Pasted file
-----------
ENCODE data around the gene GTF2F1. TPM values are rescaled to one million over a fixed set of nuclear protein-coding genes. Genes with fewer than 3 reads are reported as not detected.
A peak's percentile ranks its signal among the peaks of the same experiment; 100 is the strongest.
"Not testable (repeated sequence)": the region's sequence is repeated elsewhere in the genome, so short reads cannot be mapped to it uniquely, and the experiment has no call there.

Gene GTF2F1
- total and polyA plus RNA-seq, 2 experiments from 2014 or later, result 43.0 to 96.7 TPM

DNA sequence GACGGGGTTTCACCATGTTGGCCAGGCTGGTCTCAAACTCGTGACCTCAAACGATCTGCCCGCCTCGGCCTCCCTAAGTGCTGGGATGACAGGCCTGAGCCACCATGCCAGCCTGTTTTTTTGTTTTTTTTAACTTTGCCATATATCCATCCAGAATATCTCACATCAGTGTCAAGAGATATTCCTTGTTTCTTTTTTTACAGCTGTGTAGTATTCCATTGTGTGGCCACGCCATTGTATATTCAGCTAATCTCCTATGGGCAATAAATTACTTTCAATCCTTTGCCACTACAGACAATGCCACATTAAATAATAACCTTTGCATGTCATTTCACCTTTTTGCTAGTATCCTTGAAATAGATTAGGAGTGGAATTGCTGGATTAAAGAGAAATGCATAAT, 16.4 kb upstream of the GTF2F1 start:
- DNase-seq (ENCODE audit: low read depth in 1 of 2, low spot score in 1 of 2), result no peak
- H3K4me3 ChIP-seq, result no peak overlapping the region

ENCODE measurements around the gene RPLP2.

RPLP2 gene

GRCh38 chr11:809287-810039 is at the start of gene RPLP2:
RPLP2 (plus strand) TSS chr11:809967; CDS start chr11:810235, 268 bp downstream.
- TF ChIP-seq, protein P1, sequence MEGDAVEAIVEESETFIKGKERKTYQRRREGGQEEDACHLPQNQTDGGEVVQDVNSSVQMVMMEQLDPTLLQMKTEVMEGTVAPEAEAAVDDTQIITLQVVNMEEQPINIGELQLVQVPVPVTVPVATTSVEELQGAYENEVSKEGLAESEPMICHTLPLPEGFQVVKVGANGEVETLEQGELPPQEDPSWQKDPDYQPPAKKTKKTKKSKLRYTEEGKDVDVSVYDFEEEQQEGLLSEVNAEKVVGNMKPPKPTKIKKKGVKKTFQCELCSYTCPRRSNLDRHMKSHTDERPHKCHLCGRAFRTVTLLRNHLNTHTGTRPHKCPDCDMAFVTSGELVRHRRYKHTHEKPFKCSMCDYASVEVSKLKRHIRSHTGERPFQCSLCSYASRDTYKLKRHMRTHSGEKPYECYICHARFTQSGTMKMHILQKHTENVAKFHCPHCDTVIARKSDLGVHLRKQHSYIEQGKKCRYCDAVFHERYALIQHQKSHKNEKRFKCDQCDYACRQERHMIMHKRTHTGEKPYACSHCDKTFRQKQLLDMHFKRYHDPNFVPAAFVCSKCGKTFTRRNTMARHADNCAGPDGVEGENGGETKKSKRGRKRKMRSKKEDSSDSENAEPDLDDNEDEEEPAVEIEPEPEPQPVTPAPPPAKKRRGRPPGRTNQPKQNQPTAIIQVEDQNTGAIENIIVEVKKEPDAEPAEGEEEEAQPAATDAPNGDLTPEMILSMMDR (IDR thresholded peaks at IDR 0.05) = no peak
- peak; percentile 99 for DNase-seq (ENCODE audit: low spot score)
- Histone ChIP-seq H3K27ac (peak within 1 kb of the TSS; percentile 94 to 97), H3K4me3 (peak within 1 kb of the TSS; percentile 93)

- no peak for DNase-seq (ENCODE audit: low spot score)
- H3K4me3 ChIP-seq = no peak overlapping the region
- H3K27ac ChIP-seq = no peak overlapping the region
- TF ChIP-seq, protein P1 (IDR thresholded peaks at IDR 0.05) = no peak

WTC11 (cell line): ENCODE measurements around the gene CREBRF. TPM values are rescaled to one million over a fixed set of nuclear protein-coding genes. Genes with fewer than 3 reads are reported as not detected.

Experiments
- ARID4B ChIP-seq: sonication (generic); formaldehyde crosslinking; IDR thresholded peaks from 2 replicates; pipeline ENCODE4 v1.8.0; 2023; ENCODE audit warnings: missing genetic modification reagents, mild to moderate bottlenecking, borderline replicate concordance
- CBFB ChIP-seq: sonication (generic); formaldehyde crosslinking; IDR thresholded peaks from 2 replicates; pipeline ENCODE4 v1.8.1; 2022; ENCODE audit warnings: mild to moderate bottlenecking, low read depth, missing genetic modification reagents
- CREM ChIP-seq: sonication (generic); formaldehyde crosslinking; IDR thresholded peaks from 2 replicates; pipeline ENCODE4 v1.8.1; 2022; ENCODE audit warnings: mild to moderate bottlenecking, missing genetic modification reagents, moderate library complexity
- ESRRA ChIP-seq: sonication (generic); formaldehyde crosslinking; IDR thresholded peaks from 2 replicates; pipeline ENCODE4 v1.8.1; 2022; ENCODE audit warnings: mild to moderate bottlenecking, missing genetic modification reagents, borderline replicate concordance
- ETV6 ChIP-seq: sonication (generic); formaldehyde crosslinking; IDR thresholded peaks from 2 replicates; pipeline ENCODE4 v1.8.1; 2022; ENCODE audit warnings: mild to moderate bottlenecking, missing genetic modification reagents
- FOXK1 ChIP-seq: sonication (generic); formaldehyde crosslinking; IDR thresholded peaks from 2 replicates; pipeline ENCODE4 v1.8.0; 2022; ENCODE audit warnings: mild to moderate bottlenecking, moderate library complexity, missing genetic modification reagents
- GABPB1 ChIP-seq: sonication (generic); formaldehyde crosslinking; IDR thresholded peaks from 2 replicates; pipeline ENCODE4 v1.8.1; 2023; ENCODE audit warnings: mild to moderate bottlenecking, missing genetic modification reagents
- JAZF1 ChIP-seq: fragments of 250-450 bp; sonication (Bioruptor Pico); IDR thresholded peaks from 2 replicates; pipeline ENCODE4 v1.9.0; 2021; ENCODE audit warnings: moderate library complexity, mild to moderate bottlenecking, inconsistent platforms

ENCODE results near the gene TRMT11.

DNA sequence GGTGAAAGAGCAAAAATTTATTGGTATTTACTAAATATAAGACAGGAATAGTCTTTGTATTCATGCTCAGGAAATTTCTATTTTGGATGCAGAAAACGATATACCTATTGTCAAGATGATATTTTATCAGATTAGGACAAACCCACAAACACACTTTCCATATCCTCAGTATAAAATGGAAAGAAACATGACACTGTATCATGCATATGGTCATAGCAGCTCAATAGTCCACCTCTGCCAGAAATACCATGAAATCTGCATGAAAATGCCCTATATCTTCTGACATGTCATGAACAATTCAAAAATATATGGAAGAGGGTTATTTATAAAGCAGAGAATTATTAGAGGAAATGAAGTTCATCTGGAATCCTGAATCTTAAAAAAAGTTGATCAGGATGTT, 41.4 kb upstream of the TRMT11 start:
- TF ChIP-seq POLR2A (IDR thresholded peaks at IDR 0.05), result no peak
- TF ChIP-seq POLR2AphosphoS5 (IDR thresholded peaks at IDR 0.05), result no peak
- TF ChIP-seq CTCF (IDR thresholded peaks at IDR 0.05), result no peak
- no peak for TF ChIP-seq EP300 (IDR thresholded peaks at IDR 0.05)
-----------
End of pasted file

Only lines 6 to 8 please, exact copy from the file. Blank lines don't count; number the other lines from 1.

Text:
DNA sequence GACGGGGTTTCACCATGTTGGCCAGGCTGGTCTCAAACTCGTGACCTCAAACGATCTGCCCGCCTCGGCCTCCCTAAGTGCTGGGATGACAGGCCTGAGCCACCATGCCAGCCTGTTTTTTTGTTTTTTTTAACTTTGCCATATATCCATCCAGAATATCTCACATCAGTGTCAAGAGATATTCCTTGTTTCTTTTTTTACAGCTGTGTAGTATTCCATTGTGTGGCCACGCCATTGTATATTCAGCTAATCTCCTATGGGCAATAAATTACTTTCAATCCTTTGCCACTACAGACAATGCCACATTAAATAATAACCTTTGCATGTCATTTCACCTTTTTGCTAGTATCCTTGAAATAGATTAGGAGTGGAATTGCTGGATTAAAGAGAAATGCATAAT, 16.4 kb upstream of the GTF2F1 start:
- DNase-seq (ENCODE audit: low read depth in 1 of 2, low spot score in 1 of 2), result no peak
- H3K4me3 ChIP-seq, result no peak overlapping the region